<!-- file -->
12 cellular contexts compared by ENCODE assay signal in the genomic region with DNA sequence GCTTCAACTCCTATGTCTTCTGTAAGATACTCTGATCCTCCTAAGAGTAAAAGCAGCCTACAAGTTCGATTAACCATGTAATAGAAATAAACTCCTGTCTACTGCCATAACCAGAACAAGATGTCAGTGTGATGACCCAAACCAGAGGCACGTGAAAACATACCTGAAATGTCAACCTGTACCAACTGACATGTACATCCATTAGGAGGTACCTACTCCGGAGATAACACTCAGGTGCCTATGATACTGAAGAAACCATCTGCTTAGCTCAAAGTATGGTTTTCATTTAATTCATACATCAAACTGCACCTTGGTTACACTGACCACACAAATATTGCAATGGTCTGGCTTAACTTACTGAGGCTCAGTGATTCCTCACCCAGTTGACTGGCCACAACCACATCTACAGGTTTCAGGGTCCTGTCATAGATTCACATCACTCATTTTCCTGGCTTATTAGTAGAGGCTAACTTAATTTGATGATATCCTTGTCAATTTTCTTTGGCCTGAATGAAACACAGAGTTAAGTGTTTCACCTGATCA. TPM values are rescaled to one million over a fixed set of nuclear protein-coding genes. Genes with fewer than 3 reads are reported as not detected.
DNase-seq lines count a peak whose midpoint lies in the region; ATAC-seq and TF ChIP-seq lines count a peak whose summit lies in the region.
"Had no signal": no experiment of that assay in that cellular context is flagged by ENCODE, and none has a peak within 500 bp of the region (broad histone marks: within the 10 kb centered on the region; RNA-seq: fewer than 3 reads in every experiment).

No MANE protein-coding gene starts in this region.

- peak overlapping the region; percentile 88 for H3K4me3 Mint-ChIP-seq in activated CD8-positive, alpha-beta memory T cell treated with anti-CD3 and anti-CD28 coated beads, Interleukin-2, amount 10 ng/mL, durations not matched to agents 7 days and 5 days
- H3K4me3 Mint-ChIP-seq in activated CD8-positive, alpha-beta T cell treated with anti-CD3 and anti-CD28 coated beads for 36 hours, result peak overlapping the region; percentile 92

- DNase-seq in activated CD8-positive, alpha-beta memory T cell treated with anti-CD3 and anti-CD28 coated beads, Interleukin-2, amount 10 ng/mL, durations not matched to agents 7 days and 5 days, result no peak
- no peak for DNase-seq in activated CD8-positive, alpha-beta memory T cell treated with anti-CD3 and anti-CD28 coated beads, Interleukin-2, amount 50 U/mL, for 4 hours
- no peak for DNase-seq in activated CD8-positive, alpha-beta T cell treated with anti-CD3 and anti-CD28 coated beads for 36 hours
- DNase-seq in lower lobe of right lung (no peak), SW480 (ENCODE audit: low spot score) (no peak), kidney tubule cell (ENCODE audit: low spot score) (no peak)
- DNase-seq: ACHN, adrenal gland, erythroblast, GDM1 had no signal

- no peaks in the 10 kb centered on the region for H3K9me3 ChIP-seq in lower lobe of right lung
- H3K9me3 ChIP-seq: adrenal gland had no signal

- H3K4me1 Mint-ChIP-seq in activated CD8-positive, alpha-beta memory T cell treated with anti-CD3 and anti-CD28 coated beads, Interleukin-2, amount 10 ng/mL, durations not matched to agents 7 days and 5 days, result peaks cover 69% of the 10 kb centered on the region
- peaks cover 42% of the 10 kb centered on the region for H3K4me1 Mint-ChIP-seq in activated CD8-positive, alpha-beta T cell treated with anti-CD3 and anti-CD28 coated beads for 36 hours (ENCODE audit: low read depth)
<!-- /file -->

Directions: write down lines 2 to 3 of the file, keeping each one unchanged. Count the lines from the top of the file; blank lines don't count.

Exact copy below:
DNase-seq lines count a peak whose midpoint lies in the region; ATAC-seq and TF ChIP-seq lines count a peak whose summit lies in the region.
"Had no signal": no experiment of that assay in that cellular context is flagged by ENCODE, and none has a peak within 500 bp of the region (broad histone marks: within the 10 kb centered on the region; RNA-seq: fewer than 3 reads in every experiment).